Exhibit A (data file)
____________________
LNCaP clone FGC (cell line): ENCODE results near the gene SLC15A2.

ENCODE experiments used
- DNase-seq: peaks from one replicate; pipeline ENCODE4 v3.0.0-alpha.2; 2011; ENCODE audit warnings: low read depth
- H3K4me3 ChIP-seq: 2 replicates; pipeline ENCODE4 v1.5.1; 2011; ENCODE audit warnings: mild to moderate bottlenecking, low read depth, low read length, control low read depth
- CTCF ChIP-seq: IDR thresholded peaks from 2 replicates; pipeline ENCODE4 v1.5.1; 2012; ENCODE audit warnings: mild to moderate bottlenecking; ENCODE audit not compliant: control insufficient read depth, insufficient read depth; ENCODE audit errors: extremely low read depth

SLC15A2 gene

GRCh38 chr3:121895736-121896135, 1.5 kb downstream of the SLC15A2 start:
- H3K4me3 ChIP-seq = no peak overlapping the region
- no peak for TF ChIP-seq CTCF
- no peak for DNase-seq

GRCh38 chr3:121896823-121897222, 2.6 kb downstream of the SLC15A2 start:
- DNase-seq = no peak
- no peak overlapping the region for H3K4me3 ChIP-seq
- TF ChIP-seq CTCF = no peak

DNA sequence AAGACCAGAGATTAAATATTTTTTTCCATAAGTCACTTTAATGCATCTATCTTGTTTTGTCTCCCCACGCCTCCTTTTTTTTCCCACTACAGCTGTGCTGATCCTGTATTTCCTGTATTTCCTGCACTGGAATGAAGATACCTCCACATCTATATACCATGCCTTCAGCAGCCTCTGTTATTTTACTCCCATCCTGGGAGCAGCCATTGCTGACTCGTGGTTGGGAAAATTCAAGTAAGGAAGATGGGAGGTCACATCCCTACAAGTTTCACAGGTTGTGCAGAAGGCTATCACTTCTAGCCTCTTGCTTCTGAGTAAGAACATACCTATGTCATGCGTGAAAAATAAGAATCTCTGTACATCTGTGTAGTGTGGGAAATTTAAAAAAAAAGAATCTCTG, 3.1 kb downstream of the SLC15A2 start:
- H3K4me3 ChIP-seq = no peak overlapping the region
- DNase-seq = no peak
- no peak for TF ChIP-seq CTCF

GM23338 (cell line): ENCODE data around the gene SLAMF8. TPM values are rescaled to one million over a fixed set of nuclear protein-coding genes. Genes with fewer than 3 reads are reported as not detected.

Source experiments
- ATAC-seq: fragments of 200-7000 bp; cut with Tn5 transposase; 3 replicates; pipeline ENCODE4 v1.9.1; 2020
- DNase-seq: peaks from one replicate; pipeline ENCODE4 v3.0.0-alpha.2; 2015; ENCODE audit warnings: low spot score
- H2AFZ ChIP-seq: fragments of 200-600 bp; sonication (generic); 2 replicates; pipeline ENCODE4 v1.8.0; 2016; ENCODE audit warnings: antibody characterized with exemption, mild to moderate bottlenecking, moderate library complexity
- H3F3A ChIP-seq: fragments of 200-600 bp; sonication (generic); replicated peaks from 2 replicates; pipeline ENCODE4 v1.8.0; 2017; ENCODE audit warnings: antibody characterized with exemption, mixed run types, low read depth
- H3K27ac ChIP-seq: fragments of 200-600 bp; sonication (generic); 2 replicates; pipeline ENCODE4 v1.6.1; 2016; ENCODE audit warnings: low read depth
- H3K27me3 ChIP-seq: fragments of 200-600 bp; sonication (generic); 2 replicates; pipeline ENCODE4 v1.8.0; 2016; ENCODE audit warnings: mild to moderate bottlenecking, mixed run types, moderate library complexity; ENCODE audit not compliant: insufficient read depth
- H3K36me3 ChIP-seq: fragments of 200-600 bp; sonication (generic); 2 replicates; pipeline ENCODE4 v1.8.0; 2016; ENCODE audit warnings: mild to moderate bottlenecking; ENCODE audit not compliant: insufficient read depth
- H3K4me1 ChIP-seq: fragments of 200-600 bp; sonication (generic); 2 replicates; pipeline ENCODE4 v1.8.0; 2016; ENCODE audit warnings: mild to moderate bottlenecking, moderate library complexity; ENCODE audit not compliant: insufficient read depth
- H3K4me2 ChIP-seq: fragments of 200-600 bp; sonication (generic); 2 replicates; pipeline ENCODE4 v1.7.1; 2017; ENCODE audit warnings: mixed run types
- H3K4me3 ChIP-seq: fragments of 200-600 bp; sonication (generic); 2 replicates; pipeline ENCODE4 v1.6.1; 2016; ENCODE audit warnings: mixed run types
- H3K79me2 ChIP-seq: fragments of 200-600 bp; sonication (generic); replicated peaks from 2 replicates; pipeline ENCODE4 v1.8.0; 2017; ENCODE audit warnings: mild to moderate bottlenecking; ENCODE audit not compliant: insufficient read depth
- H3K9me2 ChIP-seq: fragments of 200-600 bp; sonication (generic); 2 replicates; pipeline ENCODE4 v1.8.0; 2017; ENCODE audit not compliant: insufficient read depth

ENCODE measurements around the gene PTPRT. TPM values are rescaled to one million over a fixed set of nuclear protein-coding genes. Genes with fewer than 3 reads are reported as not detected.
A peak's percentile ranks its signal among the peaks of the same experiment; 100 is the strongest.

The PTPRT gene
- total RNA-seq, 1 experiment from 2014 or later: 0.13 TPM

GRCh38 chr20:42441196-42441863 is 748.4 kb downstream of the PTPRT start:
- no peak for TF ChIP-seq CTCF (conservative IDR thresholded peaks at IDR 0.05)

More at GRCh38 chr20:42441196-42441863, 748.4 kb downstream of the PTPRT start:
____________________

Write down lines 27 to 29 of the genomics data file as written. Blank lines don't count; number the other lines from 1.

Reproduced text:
- H3K36me3 ChIP-seq: fragments of 200-600 bp; sonication (generic); 2 replicates; pipeline ENCODE4 v1.8.0; 2016; ENCODE audit warnings: mild to moderate bottlenecking; ENCODE audit not compliant: insufficient read depth
- H3K4me1 ChIP-seq: fragments of 200-600 bp; sonication (generic); 2 replicates; pipeline ENCODE4 v1.8.0; 2016; ENCODE audit warnings: mild to moderate bottlenecking, moderate library complexity; ENCODE audit not compliant: insufficient read depth
- H3K4me2 ChIP-seq: fragments of 200-600 bp; sonication (generic); 2 replicates; pipeline ENCODE4 v1.7.1; 2017; ENCODE audit warnings: mixed run types